BacterioFiles 307 - Simplified Stable Soil Symbiosis

    Enterobacter cloacae
    This episode: A stable community of only 7 bacteria around corn roots take on similar functions to the much more diverse soil community!

    Download Episode (12.5 MB, 13.75 minutes)

    Show notes:
    Microbe of the episode: Corynebacterium insidiosum

    Journal Paper:
    Niu B, Paulson JN, Zheng X, Kolter R. 2017. Simplified and representative bacterial community of maize roots. Proc Natl Acad Sci 114:E2450–E2459.

    Other interesting stories:
  • Gut community correlates with inflammatory bowel disease treatment effectiveness
  • Bacteria-produced hydrogen in soil could feed other plant-benefiting microbes (paper)
  • Engineered bacteria could treat genetic disease by digesting things for people who can't (paper)
  • Engineered cancer-killing virus also delivers therapy directly to tumors (paper)
  • Using microbes to create clothing that adapts in color and ventilation (paper)

  • Post questions or comments here or email to bacteriofiles@gmail.com. Thanks for listening!

    Subscribe: iTunes, RSS, Google Play. Support the show at Patreon, or check out the show at Twitter or Facebook.

    Monday, August 14, 2017

    BacterioFiles 306 - Microbes Moderate Metabolic Maladjustment

    This episode: Microbes from obese mice seemed helpful in protecting other mice somewhat from an unhealthy lifestyle.

    Download Episode (8.5 MB, 9.25 minutes)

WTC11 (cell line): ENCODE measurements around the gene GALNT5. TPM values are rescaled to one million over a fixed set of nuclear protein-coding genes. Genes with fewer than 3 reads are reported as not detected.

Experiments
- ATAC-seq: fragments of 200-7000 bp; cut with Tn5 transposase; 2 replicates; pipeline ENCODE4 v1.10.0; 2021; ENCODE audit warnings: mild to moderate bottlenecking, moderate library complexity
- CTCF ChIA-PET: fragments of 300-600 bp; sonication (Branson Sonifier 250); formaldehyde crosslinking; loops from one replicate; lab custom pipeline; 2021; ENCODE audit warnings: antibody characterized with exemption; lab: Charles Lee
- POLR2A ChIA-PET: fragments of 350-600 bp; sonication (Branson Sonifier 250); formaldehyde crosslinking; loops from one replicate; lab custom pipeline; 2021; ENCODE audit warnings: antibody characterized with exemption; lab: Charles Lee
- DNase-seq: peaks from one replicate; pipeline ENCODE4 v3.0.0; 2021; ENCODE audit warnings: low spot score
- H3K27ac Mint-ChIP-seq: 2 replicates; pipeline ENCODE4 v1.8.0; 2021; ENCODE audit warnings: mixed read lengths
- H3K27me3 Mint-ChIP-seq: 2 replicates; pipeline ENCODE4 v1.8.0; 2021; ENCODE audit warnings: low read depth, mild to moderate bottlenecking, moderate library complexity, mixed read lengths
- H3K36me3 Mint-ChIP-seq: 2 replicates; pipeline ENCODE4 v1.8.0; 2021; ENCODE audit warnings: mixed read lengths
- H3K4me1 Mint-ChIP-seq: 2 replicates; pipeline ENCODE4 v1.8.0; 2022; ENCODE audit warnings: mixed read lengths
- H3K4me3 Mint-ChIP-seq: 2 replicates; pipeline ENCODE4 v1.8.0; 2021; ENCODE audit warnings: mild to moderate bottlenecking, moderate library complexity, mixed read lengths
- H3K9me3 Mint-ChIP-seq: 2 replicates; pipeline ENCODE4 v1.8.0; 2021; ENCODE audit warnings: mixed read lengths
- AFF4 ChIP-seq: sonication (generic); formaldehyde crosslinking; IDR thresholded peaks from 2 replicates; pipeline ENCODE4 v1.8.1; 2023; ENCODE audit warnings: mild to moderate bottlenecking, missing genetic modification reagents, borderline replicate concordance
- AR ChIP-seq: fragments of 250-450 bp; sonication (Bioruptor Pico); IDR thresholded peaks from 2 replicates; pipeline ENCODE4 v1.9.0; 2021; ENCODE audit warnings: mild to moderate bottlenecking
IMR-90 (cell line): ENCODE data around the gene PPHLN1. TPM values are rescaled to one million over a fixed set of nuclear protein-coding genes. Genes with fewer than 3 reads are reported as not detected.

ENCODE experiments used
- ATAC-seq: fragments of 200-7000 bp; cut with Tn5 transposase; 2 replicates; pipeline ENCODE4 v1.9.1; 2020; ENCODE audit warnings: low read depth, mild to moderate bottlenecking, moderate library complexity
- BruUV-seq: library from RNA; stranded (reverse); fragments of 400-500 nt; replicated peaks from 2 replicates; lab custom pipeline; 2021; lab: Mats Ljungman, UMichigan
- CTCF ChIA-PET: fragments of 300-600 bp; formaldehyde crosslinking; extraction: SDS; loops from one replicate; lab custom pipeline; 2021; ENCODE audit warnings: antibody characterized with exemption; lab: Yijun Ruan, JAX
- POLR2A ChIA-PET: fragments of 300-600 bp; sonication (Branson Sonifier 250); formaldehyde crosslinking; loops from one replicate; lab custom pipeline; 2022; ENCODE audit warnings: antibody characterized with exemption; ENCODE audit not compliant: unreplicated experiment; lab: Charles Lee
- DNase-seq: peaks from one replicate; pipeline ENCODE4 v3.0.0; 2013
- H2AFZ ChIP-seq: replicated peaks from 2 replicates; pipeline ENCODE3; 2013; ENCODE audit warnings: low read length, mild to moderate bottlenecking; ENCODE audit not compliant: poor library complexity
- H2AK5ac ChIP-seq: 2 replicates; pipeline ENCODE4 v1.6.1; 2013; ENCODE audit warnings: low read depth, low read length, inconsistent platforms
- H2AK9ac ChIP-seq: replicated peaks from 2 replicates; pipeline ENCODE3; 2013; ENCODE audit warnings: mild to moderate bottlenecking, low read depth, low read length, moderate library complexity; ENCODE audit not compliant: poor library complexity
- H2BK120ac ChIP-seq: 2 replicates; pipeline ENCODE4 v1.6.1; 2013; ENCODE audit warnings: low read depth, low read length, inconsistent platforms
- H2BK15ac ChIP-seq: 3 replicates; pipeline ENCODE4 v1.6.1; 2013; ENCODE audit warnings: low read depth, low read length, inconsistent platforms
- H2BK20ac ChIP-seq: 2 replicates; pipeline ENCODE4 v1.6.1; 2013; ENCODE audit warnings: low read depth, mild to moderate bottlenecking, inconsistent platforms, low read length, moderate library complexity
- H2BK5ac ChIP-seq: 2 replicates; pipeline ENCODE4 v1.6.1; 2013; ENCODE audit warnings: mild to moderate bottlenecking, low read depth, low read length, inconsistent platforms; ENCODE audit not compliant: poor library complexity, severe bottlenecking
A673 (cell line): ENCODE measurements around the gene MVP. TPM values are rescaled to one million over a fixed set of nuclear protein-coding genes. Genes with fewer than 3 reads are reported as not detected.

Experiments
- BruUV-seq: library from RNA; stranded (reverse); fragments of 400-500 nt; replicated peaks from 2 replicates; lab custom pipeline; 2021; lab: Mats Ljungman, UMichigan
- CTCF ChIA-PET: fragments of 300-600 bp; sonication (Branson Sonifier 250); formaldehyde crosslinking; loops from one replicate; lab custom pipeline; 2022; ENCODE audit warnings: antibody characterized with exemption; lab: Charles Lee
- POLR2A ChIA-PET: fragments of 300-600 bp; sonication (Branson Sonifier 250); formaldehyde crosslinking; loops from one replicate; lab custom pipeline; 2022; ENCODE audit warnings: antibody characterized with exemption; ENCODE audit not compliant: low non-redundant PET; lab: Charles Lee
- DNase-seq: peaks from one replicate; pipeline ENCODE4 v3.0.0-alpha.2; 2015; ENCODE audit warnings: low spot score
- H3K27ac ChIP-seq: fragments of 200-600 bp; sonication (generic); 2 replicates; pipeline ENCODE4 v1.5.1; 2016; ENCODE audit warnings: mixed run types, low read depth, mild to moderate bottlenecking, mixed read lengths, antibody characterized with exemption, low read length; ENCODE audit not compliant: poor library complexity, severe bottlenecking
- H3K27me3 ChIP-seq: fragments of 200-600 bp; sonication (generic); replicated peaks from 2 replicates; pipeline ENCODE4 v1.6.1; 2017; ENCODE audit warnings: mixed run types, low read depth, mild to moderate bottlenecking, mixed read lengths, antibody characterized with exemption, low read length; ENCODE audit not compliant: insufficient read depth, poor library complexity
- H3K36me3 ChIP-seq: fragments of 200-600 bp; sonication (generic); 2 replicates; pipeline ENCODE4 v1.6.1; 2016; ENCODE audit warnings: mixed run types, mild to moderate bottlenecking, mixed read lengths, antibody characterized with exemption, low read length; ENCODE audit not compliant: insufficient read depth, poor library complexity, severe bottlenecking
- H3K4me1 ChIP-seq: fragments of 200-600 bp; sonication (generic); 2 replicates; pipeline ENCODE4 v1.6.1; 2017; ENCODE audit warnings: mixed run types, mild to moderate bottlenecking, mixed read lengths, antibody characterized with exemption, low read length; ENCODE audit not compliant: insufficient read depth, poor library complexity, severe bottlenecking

Show notes:
    Microbe of the episode: Streptomyces thermoviolaceus

    News item

    Journal Paper:
    Nicolas S, Blasco‐Baque V, Fournel A, Gilleron J, Klopp P, Waget A, Ceppo F, Marlin A, Padmanabhan R, Iacovoni JS, Tercé F, Cani PD, Tanti J-F, Burcelin R, Knauf C, Cormont M, Serino M. 2017. Transfer of dysbiotic gut microbiota has beneficial effects on host liver metabolism. Mol Syst Biol 13:921.

    Other interesting stories:
  • Global warming could harm reptiles by disrupting their gut bacteria
  • Insect microbes that start causing disease but then stop when their numbers get higher
  • Microbes in sea spray affect the atmosphere and climate
  • How breastmilk bacteria affect infant's gut community
  • Sea sponge bacteria can produce toxic flame retardant chemicals

  • Post questions or comments here or email to bacteriofiles@gmail.com. Thanks for listening!

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    Monday, August 7, 2017

    BacterioFiles 305 - Defensive Disordered Desiccation

    Tardigrade
    Credit: Bob Goldstein
    and Vicky Madden,
    CC BY-SA 3.0
    This episode: Tardigrades have an interesting way of surviving complete drying out: by producing proteins lacking a stable structure!

    Download Episode (11.8 MB, 13 minutes)

    Show notes:
    Microbe of the episode: Chandipura vesiculovirus

    News item

    Journal Paper:
    Boothby TC, Tapia H, Brozena AH, Piszkiewicz S, Smith AE, Giovannini I, Rebecchi L, Pielak GJ, Koshland D, Goldstein B. 2017. Tardigrades Use Intrinsically Disordered Proteins to Survive Desiccation. Mol Cell 65:975–984.e5.

    Other interesting stories:
  • Gut microbes are important for many bee bodily functions (paper)
  • Bacterium helps defend insects but makes plants sick
  • Bacteria can mutate faster or slower to adapt to their environment
  • Cyanobacteria respond to different colors of light in different ways (paper)(commentary)
  • Intense prolonged exercise could negatively impact the gut community

  • Post questions or comments here or email to bacteriofiles@gmail.com. Thanks for listening!

    Subscribe: iTunes, RSS, Google Play. Support the show at Patreon, or check out the show at Twitter or Facebook.